I don’t know how it happens, but the months sail by, flipping through like a shuffling deck of playing cards. I never learned to shuffle, either.
I weathered the rain and wind the other day to pick up my very best friend at Union Station. As I went in to hug her, I thought, yes, finally, I can breathe again. It’s that kind of friendship – the one that can only blossom between two fiercely independent, free-spirited individuals who, geeks to the core, never let the world tell them what to want, what to do, what to believe and connected because of it.
An aside: I just noticed that if you sub “vampire” for “friend” in that paragraph above it might sound a little Anne Rice-y, which I suppose is awfully fitting considering the season. Trust that the only red liquid imbibed this week starts with “w” and ends with “ine.”
On the East side, I take her to my local coffee shop. It’s the kind of place you need to learn about through word-of-mouth due to its side street location and low-budget advertising. It’s Bulldog Coffee – I think they have a couple of different locations – and they’re my favourite. The baristas crank out mean espressos and chat with you as if you’ve known them forever. I appreciate the openness. But then again, it’s that kind of neighbourhood, the kind of place where everyone knows everyone; the kind of place where you’re likely to run into a friend you haven’t seen in ages, and – surprise! – find yourself sitting down to drinks on the fly. I like that.
I order for my friend and we take a seat by the door, settle in for the long haul. We talk it all over. Our lives – the past, the present, the future; our regrets and disappointments; our successes and accomplishments; where do we go from here?; hopes and fears. We cover the landscapes, one by one. I listen to her recount her trip to Australia, how beautiful it was, how much she loved Sidney. I tell her about how I was dazzled by the bright lights of New York City. We recall the time I made inedible dill carrot soup with entirely too much dill and garlic. When she introduced me to The Best Potato Salad Recipe ever (yes, ever! I feel very comfortable dropping that word around The Best Potato Salad Recipe. It's not too much.) There's that time we devoured an entire loaf of gluten-free monkey bread in under twelve hours at the exclusion of all other food groups. The conversation comes easily. It's as if no time has passed at all, which I suppose is how it is with good friends.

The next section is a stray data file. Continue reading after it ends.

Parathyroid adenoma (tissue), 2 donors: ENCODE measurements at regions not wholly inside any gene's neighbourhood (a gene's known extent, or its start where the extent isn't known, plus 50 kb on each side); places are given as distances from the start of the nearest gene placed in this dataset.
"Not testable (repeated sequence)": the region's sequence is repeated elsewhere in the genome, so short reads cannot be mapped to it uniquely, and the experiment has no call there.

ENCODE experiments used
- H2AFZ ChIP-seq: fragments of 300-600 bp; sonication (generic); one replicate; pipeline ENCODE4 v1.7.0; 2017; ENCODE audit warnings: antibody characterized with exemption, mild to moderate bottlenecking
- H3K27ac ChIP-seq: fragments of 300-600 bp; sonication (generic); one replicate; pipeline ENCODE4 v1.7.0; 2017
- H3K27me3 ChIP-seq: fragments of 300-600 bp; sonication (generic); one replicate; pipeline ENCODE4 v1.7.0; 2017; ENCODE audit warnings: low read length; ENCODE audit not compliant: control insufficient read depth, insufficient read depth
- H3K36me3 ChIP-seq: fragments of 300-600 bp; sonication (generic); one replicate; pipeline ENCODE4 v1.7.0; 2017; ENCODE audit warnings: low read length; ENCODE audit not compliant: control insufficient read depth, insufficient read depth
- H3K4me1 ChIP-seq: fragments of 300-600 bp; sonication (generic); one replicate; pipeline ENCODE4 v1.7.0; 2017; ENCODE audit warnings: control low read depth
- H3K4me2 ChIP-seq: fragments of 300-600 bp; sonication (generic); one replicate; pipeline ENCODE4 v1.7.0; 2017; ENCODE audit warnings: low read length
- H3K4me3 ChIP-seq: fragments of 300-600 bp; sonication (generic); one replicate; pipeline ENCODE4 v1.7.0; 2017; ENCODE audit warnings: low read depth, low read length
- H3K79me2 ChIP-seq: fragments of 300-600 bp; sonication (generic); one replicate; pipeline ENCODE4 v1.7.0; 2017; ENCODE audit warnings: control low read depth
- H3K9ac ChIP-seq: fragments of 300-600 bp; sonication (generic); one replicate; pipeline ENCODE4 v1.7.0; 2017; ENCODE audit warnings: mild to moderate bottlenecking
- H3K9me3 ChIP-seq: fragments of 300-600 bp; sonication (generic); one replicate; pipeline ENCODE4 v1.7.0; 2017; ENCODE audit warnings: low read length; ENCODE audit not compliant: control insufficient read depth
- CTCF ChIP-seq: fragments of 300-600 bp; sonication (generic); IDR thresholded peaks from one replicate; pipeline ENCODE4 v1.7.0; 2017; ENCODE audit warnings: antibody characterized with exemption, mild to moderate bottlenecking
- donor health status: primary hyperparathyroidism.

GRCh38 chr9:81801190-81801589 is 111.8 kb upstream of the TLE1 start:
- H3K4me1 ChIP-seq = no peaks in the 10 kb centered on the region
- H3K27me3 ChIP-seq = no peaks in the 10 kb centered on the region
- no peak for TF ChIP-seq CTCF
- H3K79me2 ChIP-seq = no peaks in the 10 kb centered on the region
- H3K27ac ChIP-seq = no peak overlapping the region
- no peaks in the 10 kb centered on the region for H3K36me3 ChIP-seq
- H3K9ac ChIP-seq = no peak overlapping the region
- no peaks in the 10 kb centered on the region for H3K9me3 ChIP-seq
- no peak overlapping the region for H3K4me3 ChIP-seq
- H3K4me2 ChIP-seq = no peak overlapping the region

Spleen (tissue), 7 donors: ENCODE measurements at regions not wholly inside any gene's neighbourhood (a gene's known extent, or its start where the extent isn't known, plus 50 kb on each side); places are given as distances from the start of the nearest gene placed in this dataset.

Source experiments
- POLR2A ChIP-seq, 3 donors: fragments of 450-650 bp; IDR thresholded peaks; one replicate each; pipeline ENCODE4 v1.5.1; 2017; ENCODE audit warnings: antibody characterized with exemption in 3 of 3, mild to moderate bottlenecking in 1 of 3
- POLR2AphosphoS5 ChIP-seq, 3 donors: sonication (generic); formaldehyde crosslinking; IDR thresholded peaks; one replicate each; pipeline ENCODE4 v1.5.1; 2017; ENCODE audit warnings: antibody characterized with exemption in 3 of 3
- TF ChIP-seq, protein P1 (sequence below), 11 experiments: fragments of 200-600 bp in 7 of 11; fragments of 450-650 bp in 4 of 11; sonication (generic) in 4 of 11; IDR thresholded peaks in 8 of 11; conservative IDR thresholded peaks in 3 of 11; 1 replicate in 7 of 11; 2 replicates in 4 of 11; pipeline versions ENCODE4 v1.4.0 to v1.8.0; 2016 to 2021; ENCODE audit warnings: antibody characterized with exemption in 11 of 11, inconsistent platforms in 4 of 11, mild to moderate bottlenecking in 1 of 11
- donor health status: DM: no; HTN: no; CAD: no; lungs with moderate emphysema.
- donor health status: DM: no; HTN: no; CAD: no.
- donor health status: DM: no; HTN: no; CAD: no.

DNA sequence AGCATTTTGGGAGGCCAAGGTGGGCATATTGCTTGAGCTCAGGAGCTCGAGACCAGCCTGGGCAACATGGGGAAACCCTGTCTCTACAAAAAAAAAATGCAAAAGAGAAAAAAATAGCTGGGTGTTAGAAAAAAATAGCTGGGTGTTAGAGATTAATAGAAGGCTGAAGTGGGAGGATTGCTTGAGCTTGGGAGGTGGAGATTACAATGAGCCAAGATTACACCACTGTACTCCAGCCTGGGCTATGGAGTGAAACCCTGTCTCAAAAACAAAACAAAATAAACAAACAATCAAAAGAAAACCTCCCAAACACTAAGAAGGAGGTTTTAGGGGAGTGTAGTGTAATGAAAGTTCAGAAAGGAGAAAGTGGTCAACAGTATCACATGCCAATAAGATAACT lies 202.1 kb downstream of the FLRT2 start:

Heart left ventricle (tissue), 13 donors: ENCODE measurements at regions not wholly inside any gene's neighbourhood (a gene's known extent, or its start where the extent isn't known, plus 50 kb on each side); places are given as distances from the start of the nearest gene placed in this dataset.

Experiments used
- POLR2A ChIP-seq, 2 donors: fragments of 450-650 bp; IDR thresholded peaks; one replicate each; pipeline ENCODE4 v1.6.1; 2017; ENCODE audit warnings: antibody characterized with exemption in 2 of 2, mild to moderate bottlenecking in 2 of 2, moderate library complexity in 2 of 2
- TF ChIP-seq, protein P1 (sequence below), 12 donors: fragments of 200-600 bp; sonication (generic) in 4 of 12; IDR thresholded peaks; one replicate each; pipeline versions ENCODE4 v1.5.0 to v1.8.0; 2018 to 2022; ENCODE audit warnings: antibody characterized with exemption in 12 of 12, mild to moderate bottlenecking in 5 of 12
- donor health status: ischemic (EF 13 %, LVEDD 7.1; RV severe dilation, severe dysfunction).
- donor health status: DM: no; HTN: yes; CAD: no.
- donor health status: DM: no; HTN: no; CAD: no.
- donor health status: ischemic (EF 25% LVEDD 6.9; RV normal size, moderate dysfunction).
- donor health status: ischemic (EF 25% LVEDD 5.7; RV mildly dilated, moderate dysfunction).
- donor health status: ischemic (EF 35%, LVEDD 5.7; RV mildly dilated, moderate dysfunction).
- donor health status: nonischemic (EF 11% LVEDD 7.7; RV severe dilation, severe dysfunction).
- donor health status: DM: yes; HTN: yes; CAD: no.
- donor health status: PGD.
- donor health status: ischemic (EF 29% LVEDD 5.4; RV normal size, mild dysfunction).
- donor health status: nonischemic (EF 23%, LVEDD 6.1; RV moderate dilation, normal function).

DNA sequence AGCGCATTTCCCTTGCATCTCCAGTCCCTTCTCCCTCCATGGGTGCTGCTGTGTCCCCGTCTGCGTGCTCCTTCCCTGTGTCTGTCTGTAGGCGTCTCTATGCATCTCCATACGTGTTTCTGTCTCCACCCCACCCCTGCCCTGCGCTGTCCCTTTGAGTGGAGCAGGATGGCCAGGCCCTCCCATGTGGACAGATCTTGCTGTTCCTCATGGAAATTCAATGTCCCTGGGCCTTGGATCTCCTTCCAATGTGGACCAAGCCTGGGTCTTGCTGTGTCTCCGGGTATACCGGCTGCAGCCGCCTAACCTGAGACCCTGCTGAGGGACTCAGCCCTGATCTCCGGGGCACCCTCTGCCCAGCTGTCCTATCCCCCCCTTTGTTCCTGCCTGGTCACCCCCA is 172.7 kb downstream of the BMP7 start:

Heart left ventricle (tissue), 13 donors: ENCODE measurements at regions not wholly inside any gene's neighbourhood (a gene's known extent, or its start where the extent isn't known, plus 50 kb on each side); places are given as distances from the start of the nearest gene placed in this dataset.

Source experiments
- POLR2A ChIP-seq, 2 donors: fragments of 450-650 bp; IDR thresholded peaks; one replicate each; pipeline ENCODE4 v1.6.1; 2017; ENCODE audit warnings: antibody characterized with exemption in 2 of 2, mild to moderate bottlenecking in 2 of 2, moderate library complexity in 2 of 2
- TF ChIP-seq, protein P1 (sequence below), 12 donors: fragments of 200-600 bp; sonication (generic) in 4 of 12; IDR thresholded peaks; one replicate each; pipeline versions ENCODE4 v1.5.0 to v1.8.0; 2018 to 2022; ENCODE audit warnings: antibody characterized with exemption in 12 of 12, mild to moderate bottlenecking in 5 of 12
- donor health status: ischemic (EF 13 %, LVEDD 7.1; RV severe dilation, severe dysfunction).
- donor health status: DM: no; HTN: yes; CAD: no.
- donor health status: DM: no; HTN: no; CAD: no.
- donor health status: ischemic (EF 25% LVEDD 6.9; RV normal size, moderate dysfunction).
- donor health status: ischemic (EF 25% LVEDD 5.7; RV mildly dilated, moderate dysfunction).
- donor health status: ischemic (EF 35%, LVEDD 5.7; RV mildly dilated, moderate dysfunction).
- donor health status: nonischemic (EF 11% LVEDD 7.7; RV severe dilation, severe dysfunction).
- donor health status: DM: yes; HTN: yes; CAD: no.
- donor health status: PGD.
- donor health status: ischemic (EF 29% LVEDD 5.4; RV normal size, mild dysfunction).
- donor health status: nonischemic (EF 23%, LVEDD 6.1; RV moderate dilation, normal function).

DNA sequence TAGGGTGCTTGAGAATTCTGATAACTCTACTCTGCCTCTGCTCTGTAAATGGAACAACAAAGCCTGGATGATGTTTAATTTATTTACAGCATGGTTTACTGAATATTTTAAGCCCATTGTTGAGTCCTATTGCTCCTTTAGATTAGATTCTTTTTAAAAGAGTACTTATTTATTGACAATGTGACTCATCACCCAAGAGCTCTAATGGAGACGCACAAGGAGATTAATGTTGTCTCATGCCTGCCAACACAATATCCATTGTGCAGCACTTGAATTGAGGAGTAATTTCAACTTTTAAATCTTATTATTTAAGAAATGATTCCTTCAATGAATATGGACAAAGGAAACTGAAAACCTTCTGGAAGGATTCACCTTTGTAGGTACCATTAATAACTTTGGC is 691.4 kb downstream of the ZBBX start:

“Should we get something else?” she asks me.
“I still have coffee,” I protest, swirling the last of the froth.
"We’ve been staring down at the bottom of our coffee cups for the last two hours.” And we both laugh.
Here we are on the West side, listening to the piano man stomp his feet on the worn wood floors. This place feels like something out of the 20s, but I can't place why. My chair moves with the keys and I don’t mind. Harlem Underground is small and intimate and the food is delicious. We recount old stories with our old friend, D., and as predicted, spend the night fighting back tears. The conversation weaves and changes course, because this is 2011, not 2008, and we are a little older and maybe a little wiser now.
“When did we last see each other exactly?” someone asks as I sip on a dirty gin martini. I think it was when we came back to my apartment after a night at some local bar. Maybe it was the night we shot a few games of pool at the Firehouse and I embarrassed myself by proving to everyone what an embarrassingly bad pool player I am.
“Allow me to fill you in on our ‘adventurous lives’,” I say, taking another bite of cajun catfish.
We are separated again by the many kilometres, our lives shaped by the choices we make, the meals the markers. I think it over while simmering some chicken stock, boiling beans back to life.